FRANCES WEAVER:
[Laughter] That helped.
GEORGE ESSER:
So I had no more problems with Lieutenant Preston. But anyhow, at VMI I read widely but I was in the sciences so I didn't have a lot of courses that actually made me think about where the world was. You know, today they do a lot better job in, I think, any engineering degree or any scientific degree in giving some better background. Oh, I had a course in economics and it was sort of a joke. The man that was teaching history was a lot more concerned with the developing European war than, understandably, he was in the past. So I went into the war, and I ended up, let's see, I left Edgewood and went to California with a new unit, and ended up as a company commander of a combat company that fired a 4.2 inch mortar, which is a pretty wide mortar. It fired the equivalent, it was the size as 105 hundred millimeter shells. That is, the same diameter, but it had a lot more high explosive and white phosphorus in it. On the other hand, it didn't have nearly the range of an artillery weapon. There were three companies, and each company had twelve of those, and we were sent to Europe in late 1944. We didn't get into combat until February of '45, and the war was over by May of '45.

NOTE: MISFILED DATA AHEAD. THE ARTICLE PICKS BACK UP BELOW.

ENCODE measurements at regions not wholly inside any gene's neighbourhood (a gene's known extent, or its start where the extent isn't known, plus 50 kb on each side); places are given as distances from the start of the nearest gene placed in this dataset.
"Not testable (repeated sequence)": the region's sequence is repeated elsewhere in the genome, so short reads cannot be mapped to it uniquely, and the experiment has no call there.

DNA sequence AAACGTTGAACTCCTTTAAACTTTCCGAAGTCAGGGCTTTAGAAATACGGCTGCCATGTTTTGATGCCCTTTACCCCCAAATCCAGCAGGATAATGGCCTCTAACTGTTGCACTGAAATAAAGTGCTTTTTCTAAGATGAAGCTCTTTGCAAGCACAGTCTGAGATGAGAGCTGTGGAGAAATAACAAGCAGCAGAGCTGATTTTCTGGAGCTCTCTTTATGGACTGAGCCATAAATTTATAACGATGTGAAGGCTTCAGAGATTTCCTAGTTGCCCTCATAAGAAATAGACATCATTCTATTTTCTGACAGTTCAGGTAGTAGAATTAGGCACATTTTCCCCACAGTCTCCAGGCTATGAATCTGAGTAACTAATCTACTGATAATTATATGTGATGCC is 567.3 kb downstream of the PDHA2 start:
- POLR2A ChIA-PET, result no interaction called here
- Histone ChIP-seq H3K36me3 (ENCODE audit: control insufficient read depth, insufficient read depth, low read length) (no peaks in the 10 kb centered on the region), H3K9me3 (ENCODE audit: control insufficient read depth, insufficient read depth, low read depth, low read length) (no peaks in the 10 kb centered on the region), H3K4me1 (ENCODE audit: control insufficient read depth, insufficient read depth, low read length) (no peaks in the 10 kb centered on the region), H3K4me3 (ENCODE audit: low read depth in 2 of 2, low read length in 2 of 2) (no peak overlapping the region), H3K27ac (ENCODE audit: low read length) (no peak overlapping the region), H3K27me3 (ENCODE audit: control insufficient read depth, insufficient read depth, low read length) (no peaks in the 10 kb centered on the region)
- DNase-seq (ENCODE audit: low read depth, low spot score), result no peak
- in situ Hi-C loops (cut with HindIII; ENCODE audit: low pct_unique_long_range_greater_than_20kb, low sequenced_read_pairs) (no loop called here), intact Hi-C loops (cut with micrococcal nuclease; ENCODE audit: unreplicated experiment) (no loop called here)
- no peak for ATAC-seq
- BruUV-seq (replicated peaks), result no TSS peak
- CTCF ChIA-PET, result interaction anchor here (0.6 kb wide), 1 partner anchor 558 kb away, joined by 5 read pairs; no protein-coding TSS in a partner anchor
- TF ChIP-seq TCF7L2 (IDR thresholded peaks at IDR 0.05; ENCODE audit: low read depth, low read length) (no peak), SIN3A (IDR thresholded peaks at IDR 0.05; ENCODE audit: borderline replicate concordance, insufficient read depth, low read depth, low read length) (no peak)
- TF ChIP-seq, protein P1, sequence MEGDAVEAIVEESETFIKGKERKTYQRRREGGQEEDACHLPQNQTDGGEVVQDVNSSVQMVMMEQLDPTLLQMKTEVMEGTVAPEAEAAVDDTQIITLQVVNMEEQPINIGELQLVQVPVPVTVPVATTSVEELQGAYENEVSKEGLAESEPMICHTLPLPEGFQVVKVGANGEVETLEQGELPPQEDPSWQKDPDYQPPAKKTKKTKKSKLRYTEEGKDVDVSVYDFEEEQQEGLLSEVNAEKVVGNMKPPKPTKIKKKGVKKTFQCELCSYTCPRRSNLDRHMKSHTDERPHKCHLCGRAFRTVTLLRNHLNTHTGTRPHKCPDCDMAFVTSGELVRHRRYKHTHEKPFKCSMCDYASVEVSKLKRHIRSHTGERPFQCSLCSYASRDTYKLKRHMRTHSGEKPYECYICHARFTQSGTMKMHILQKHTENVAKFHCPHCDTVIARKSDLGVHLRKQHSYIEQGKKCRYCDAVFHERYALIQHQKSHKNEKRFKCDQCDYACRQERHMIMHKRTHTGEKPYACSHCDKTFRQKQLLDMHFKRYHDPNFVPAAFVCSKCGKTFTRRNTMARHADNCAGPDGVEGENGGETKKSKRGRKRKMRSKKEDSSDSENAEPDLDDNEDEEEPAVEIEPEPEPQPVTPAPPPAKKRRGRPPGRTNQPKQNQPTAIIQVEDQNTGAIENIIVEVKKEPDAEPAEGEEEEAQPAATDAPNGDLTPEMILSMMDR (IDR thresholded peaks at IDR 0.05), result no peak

FRANCES WEAVER:
Did you go into France?
GEORGE ESSER:
We landed in France, and actually our first combat was in Holland and Germany. I ended up on the other side of the Elbe River. Actually saw the Russians.
FRANCES WEAVER:
Did you meet the Russians?
GEORGE ESSER:
Yeah, met the Russian troops. Another experience that lives with me is I was in the second day, I guess—we were liberated the afternoon before and the next morning I was at a concentration camp.
FRANCES WEAVER:
Oh, were you?
GEORGE ESSER:
So I saw, I'll never forget talking to a man who was there who had been a professor at the University of [unclear] in Belgium.
FRANCES WEAVER:
Yeah, Joy and Bill Murphy go there. He teaches at [unclear] from time to time. They're going this fall.
GEORGE ESSER:
By the time the day was over, that man no longer lived. So because we had been sent in late, we were also returned home early because we were destined to go to Japan. They dropped the bomb, so I did not have, because I had not gone in until '42, I didn't get out right away. But I had already decided before I left VMI that I was not going to pursue chemistry. Because I learned, from taking calculus as a matter of fact, that I could think well two dimensionally, I did not operate well in the three dimensional things like calculus and deferential equations and engineering generally. And I've never regretted that.